Wednesday, August 29, 2012

Sub plan doodle pages.

Not too many ideas for sub plans inspire me to blog... but Miriam Badyrka's doodles on her blog, The Doodler, make for awesome print-outs that could be part of a sub plan packet. Just sayin'.

Tuesday, August 28, 2012

You can take the teacher out of the classroom...

...but you can't take the teacher out of the bridal shower.

Picture of me at a bridal shower from earlier in the month. 

You better believe I locate children at parties, engage them, then can't work my way out of playtime for the majority of the adult event. 

Monday, August 27, 2012

Second year, second day one.

Day one: done. Exhausted, but probably not as exhausted as last year.

This year: August 27, 2012
Last year: August 29, 2011
I purposely tried to stand in the same pose / location as last year, but I did not purposely wear almost the very same outfit. Oops. Guess my early-morning-closet-scan yields similar results, under similar circumstances. And look at that tan ("tan")! Evidence that I actually made it out of my apartment this summer, instead of spending hours upon hours of frantically preparing for my first year.

Things that feel really good:

Marveling at how kids grow, both physically and emotionally.
It is so awesome to know the majority of my returning students. As I've mentioned before, I teach at a huge school with two specialists in art, music, P.E. So while I do not get to have all the same kiddos as last year, I still feel like I know the majority, and I'm truly excited about getting to know the students I didn't have last year. It's such a boost to see my returning students remembering and reflecting on my art room rules, routines, and expectations. They're definitely helping me to set the tone for the new and new-to-me students. And everyone is bigger and more mature! It's my first experience seeing this leap in growth (in all ways) from June to August. I'm definitely reflecting on where my students were last August compared to this August. It's surprisingly emotional to see the students that I first met as kindergarteners (they were brand new, I was brand new-- if I stay at my same school, they will be the first round of students that I learn with and teach with through their whole K-5 cycle). They're these confident first graders now! Sniff sniff, they grow up so fast!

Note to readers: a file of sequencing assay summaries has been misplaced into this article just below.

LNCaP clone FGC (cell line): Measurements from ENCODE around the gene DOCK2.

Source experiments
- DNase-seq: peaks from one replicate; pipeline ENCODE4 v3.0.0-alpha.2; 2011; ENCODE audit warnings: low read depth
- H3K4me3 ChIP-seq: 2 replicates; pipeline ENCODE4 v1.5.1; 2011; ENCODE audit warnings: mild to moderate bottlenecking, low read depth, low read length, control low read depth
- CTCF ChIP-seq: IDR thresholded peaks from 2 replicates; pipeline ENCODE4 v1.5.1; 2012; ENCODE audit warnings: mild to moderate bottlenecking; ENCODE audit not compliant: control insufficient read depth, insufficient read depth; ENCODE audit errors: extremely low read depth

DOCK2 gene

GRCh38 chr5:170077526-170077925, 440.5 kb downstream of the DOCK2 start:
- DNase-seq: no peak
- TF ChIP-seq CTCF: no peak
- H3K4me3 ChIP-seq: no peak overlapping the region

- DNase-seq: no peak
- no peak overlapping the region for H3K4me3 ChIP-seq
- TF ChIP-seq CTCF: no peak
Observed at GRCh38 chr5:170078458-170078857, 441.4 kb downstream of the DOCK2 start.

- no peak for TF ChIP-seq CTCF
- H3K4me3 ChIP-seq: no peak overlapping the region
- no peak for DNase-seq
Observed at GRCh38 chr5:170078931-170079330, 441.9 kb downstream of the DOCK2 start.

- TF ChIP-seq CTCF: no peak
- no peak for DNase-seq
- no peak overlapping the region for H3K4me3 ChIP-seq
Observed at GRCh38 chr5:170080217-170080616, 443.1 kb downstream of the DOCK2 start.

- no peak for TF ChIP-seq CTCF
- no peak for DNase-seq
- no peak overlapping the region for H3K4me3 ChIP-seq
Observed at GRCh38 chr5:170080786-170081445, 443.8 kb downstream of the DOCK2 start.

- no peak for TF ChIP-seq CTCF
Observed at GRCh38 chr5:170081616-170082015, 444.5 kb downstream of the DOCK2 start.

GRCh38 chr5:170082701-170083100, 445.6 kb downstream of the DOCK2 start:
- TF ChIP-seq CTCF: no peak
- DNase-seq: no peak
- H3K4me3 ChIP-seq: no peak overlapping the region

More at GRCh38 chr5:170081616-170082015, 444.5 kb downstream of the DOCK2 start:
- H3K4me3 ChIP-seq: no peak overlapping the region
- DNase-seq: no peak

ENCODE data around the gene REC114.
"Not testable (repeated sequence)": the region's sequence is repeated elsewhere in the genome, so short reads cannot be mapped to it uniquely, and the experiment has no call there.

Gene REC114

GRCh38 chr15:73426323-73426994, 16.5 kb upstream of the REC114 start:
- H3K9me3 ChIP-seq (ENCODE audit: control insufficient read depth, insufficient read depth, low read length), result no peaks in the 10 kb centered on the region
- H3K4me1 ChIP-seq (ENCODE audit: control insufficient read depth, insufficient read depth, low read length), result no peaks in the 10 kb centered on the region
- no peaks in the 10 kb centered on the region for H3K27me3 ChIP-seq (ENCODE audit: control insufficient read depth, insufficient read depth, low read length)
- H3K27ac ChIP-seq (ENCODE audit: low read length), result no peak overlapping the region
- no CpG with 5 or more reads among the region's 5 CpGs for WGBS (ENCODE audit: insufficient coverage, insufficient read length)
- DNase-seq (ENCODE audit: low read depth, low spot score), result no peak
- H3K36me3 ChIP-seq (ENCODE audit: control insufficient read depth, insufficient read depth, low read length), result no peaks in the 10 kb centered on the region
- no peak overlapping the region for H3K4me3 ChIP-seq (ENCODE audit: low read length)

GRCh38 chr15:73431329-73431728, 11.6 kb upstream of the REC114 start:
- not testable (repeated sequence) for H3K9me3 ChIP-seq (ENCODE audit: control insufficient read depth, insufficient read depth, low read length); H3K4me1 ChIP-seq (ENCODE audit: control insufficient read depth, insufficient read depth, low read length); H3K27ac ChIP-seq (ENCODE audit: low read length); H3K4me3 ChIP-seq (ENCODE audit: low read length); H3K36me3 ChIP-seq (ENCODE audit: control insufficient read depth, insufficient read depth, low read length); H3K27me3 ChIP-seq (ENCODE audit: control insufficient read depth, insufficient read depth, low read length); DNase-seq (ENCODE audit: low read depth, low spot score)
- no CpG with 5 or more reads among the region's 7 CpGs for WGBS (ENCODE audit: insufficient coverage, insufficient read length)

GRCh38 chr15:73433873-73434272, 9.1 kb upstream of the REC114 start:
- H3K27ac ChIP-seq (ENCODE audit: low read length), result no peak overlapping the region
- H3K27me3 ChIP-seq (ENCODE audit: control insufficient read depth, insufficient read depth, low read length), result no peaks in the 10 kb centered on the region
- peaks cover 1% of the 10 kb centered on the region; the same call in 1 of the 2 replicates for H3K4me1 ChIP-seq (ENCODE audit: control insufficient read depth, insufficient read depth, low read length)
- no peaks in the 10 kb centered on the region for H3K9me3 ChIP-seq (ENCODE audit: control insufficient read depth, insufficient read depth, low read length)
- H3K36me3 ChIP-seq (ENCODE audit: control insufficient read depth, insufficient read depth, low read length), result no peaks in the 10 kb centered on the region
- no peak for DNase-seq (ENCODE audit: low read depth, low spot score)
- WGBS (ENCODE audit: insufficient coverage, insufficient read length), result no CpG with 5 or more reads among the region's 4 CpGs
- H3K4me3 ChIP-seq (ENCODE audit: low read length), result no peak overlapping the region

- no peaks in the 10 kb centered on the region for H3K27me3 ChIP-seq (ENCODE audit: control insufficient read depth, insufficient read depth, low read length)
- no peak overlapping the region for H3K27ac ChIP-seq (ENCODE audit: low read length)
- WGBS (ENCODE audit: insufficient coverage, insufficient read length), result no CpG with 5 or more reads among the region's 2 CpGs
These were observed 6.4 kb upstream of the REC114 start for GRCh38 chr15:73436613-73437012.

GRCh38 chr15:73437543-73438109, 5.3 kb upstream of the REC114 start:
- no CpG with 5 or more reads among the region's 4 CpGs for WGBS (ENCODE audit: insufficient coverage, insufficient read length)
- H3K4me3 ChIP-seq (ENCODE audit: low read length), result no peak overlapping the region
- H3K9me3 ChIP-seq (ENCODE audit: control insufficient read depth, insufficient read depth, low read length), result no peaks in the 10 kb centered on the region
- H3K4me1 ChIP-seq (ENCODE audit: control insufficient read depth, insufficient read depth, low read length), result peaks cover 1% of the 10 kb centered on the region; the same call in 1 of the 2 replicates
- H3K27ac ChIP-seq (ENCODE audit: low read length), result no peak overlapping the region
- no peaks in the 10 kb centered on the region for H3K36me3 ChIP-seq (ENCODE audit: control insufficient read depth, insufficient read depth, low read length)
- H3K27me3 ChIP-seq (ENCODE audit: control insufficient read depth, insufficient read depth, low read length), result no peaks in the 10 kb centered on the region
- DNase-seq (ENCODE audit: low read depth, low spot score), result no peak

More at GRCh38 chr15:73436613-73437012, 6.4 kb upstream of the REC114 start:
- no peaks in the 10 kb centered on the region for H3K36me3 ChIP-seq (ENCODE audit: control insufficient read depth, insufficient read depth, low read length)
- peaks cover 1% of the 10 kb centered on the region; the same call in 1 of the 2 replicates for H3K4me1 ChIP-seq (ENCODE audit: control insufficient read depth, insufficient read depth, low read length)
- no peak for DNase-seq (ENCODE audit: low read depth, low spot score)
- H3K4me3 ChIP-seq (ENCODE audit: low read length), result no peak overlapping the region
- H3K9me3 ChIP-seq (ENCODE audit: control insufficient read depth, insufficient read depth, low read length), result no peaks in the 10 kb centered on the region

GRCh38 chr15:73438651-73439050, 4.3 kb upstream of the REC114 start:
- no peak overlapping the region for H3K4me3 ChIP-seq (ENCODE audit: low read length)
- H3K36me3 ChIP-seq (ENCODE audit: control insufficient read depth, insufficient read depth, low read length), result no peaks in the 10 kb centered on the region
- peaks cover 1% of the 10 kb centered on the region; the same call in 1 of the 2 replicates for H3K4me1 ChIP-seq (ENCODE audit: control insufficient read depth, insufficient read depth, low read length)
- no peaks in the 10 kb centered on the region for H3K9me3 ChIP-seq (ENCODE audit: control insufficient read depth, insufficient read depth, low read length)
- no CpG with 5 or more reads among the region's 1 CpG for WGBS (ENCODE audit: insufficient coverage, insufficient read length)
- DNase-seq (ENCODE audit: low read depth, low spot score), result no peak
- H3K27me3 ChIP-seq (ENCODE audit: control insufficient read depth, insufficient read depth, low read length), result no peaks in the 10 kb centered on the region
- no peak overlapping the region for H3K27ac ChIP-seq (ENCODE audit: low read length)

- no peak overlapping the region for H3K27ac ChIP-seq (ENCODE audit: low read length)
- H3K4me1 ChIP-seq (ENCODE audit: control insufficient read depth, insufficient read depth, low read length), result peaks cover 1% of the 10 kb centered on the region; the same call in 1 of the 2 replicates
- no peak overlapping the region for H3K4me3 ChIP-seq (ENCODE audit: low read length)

Having a better understanding of my school's population.
The elementary school I taught in during student teaching had an entirely different population, so I had some assumptions about (all) students (everywhere) that were incorrect. My current students need a little more than those students did, which makes me want to work even harder to provide all that they do need. But because I didn't know my population at the beginning of last year, I was a bit stingy (not intentionally) with many essentials: structure, discipline, thorough, clear, decisive teaching, and unconditional love love love.